Tempest, Bob Dylan (Columbia, 2012)
I recently asked my daughter, "Who is that singing?" She answered, "Louis Armstrong; don't tell me it's not Louis Armstrong." In the opening track on Tempest, "Duquense Whistle," Bob Dylan does a credible Satchmo, and throughout the hour-plus collection of songs, his vocals are masterful; decades of smoking may have robbed him of his original voice, but they left him a new instrument to work with, a gravelly growl that brooks no argument when he sings a line like "I pay in blood, but not my own."
Identifying Dylan's sources for vocals, melodies and lyrics is a source of pride and pleasure for Dylanologists young and old, and from the opening Armstrong-inspired singing to the final tribute to John Lennon, the internet is abuzz with observations and interpretations. The protagonists in "Early Roman Kings" are not ancient Romans, but members of a South Bronx gang, "The Roman Kings." The first line of "Tin Angel," "It was late last night when the boss came in," is from the folk song "Gypsy Davey," while "Scarlet Town" taps "Barbara Allen" for its initial line, "In Scarlet Town where I was born." No surprisingly, Dylan alludes to Beatles' songs in his tribute to Lennon, "Roll on John," but also manages to work in some William Blake. (For these sources and others, see rapgenius.com)
The Tempest was Shakespeare's last play. Might this be Dylan's last trip to the studio? Probably not. And, in any case, in contrast to Shakespeare's Prospero who deals out mercy, Dylan's tempest is a blood bath. "Tin Angel" ends with the dead bodies of three lovers in a heap; the title "Pay in Blood" speaks for itself, and the tribute to the murdered John Lennon that ends the CD follows"Titanic," which increases the death toll by 1,600. In an interview with Rolling Stone, Dylan noted that many artists have written songs about the Titanic and then added "If you're a folk singer, blues singer, rock & roll singer, whatever in that realm, you oughta write a song about the Titanic because that's the bar you have to pass." Dylan took that task seriously, producing a fourteen-minute song. If the song's length and tempo has a lulling effect, that is as it should be, for they complement the watchman's dreamy state and evoke the complacency that precedes disaster.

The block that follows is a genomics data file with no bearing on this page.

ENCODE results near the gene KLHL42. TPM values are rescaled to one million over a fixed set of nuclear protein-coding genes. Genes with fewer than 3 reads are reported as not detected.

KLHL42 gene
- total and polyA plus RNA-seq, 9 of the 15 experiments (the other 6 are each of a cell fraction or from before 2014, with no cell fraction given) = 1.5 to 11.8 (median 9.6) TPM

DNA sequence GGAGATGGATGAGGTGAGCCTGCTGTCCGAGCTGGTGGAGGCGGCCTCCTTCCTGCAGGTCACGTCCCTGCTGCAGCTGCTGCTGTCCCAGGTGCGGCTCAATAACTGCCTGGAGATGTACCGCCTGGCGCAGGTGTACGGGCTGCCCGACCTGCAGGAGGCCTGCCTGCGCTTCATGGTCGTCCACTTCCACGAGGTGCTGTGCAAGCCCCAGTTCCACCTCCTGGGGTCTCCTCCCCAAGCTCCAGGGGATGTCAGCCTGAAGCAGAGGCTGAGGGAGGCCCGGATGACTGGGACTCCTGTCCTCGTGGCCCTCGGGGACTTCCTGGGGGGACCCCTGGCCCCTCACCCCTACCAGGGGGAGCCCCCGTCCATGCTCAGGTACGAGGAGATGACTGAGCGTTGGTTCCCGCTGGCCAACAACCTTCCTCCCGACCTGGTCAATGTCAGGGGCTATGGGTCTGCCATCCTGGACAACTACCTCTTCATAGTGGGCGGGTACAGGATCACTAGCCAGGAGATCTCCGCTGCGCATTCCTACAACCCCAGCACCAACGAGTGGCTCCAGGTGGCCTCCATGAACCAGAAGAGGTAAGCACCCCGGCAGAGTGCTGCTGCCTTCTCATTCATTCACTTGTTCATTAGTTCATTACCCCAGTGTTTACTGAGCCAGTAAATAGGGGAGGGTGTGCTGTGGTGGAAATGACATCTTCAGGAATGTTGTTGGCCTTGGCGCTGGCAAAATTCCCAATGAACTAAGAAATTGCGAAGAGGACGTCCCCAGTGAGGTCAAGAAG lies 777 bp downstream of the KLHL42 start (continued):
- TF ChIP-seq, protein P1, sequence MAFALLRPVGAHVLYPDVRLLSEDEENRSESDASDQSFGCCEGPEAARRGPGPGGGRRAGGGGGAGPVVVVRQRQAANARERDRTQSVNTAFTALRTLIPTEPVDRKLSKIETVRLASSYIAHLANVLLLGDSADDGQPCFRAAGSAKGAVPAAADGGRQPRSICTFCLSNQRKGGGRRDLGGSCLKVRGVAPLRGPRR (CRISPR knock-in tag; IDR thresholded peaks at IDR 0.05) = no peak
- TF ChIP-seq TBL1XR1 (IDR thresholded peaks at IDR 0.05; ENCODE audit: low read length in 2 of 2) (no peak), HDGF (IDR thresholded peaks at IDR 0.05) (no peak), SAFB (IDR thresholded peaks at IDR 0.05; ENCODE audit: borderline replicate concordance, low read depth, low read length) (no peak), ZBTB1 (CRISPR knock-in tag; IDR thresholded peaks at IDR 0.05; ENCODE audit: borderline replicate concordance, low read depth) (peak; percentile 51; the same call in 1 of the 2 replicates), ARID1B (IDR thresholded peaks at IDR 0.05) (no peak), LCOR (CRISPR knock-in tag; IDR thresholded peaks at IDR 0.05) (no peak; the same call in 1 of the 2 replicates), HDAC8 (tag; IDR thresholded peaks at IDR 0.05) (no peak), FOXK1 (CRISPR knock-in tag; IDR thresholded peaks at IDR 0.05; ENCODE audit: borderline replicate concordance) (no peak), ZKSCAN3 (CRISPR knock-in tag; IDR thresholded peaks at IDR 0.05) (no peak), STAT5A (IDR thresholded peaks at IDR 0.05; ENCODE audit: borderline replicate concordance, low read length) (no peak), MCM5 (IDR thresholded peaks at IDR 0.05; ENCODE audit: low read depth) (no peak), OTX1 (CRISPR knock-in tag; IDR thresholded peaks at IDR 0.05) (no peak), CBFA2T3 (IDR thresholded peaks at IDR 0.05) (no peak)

This year President Obama presented Dylan with a prestigious Medal of Freedom, noting that "there is not a bigger giant in the history of American music." Tempest is solid evidence that Dylan deserved that accolade.